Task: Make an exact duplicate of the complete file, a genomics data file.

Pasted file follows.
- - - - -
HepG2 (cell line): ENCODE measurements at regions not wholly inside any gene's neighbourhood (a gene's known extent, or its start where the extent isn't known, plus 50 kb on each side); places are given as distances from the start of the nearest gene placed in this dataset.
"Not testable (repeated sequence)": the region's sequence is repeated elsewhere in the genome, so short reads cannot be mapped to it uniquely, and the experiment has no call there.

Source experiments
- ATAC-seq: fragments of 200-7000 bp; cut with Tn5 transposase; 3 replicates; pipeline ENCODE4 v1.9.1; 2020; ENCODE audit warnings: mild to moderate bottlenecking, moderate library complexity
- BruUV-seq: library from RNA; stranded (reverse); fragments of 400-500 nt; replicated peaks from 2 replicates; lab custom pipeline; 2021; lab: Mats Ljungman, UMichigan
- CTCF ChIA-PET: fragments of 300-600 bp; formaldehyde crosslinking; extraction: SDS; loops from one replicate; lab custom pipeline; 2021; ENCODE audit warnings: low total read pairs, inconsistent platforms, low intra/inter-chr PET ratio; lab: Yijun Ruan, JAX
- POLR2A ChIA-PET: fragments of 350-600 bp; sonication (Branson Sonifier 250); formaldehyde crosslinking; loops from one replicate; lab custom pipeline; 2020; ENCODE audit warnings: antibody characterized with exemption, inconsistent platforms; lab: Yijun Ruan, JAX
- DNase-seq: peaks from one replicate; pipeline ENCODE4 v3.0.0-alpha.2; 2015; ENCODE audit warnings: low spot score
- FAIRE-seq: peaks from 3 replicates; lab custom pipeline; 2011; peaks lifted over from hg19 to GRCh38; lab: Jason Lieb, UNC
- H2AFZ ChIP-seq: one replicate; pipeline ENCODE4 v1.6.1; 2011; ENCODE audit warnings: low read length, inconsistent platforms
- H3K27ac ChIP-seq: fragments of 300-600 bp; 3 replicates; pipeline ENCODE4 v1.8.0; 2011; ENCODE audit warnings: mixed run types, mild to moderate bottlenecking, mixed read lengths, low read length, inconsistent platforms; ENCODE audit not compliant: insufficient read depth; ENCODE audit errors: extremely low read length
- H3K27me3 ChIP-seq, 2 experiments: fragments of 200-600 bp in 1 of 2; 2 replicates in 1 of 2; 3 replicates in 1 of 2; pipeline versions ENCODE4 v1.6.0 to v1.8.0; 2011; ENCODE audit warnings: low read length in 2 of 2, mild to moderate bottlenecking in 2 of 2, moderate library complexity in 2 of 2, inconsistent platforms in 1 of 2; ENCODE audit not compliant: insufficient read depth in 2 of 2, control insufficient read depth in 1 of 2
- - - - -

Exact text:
HepG2 (cell line): ENCODE measurements at regions not wholly inside any gene's neighbourhood (a gene's known extent, or its start where the extent isn't known, plus 50 kb on each side); places are given as distances from the start of the nearest gene placed in this dataset.
"Not testable (repeated sequence)": the region's sequence is repeated elsewhere in the genome, so short reads cannot be mapped to it uniquely, and the experiment has no call there.

Source experiments
- ATAC-seq: fragments of 200-7000 bp; cut with Tn5 transposase; 3 replicates; pipeline ENCODE4 v1.9.1; 2020; ENCODE audit warnings: mild to moderate bottlenecking, moderate library complexity
- BruUV-seq: library from RNA; stranded (reverse); fragments of 400-500 nt; replicated peaks from 2 replicates; lab custom pipeline; 2021; lab: Mats Ljungman, UMichigan
- CTCF ChIA-PET: fragments of 300-600 bp; formaldehyde crosslinking; extraction: SDS; loops from one replicate; lab custom pipeline; 2021; ENCODE audit warnings: low total read pairs, inconsistent platforms, low intra/inter-chr PET ratio; lab: Yijun Ruan, JAX
- POLR2A ChIA-PET: fragments of 350-600 bp; sonication (Branson Sonifier 250); formaldehyde crosslinking; loops from one replicate; lab custom pipeline; 2020; ENCODE audit warnings: antibody characterized with exemption, inconsistent platforms; lab: Yijun Ruan, JAX
- DNase-seq: peaks from one replicate; pipeline ENCODE4 v3.0.0-alpha.2; 2015; ENCODE audit warnings: low spot score
- FAIRE-seq: peaks from 3 replicates; lab custom pipeline; 2011; peaks lifted over from hg19 to GRCh38; lab: Jason Lieb, UNC
- H2AFZ ChIP-seq: one replicate; pipeline ENCODE4 v1.6.1; 2011; ENCODE audit warnings: low read length, inconsistent platforms
- H3K27ac ChIP-seq: fragments of 300-600 bp; 3 replicates; pipeline ENCODE4 v1.8.0; 2011; ENCODE audit warnings: mixed run types, mild to moderate bottlenecking, mixed read lengths, low read length, inconsistent platforms; ENCODE audit not compliant: insufficient read depth; ENCODE audit errors: extremely low read length
- H3K27me3 ChIP-seq, 2 experiments: fragments of 200-600 bp in 1 of 2; 2 replicates in 1 of 2; 3 replicates in 1 of 2; pipeline versions ENCODE4 v1.6.0 to v1.8.0; 2011; ENCODE audit warnings: low read length in 2 of 2, mild to moderate bottlenecking in 2 of 2, moderate library complexity in 2 of 2, inconsistent platforms in 1 of 2; ENCODE audit not compliant: insufficient read depth in 2 of 2, control insufficient read depth in 1 of 2